I’m still somewhat leery of what might come out of the Issue Paper process, and remind everyone of the December 15 deadline for comments; but, I strongly suggest you read Ross’ article.

There has been a bit of a stir over the recent the ABA memo calling for comments on their “Issues Paper Concerning Lawyers’ Use of Internet Based Client Development Tools.” I became aware of the issue thanks to an email from Larry Bodine, who also raised the matter in a blog post

Then, Brian Tannebaum chimed in with his take on bad, unethical marketers and lawyers (who undoubtedly also beat their wives, dogs and probably their own mothers – but I digress). His counterpoint was followed by Scott Greenfield’s diatribe where he sides with  Tannebaum, and includes comments by several others who responded to Bodine’s initial “Red Alert,” which called for the ABA to keep their dirty, rotten hands (Larry didn’t actually say that) off Internet marketing.

All of this aside, as a marketer myself, I too have some concerns about the ABA getting involved in more regulation (to feed their bureaucracy, justify more staff, higher membership fees, etc. etc.), that also generally screws up legitimate marketing efforts.  In this case, the value to the public gained by legal marketing on the Internet; but I also have concerns about unethical lawyers (and marketers) that spew out lies and misrepresentations about lawyer capabilities and experiences that too find their way to the Web.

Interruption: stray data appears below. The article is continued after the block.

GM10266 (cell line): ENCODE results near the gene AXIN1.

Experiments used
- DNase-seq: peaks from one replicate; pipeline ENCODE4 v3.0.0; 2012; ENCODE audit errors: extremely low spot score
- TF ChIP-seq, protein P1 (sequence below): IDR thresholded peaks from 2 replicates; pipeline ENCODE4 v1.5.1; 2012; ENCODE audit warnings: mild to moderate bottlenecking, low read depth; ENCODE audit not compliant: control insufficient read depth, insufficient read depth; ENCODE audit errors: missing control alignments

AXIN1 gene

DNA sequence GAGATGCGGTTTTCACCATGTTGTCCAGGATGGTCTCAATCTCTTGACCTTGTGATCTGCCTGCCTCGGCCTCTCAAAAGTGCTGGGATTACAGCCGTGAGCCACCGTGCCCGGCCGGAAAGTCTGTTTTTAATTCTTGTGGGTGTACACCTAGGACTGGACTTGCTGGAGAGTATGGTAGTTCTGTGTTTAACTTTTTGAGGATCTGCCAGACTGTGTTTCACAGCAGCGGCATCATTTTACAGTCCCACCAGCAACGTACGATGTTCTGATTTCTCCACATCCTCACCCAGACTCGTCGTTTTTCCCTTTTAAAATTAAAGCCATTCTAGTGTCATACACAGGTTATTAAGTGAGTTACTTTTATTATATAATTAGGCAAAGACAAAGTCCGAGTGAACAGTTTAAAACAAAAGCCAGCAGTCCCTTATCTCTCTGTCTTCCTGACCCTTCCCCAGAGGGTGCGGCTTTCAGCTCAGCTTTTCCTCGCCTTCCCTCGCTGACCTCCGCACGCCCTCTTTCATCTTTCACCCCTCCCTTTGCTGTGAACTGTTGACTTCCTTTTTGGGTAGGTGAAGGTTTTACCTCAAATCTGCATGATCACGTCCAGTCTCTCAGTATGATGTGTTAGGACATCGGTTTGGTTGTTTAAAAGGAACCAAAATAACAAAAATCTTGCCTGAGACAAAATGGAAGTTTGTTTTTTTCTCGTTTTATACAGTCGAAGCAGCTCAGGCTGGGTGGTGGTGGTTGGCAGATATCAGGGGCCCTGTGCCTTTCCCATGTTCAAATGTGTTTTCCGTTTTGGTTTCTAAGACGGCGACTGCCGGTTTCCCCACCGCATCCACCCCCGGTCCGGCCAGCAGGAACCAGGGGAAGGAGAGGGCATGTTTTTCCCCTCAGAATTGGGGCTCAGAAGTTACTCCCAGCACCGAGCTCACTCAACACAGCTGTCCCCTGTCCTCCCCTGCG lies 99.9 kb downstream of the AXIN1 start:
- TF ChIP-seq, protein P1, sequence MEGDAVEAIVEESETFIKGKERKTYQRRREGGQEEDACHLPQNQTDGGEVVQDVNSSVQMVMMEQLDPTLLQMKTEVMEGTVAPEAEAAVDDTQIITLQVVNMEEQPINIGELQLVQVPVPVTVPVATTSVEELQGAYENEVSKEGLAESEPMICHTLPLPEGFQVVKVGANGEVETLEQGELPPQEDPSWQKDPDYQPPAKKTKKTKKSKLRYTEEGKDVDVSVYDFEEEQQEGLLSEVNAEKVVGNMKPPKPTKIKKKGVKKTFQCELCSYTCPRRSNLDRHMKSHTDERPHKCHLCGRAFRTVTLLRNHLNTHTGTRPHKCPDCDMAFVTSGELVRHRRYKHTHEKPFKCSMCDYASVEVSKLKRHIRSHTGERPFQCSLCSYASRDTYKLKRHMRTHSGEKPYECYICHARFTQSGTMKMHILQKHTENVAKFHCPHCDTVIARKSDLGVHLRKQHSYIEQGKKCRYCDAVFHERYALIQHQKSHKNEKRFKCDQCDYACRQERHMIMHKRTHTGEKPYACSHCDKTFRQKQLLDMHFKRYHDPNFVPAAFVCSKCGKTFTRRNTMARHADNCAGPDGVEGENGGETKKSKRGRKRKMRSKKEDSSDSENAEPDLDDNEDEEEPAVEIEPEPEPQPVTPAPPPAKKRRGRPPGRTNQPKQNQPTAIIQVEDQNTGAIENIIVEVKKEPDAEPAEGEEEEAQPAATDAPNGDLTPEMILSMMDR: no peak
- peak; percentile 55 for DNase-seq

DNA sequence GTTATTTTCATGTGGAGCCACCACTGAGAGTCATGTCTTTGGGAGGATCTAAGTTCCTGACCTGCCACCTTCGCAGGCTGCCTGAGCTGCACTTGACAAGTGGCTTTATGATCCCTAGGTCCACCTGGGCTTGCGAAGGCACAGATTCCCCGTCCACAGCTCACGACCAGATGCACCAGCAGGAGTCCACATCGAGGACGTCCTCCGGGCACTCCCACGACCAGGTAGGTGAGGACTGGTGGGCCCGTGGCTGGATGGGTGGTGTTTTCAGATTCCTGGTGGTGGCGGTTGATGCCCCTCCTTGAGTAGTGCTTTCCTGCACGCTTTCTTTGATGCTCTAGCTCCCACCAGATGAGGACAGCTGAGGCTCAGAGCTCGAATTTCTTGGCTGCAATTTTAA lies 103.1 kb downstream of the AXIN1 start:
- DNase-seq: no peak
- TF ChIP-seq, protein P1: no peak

But, let’s not overlook the fact that the current ethics rules already prohibit such behavior. Do we need more regulation or better enforcement of existing rules? The point is that I don’t trust the ABA to make new rules that will only in all probability muck up the advantage that solos, and small and medium-sized firms have on the Internet. By that I mean, the digital world provides some help in leveling the playing field for those lawyers who are just as good, but do not have the marketing budgets available to the BigLaw community.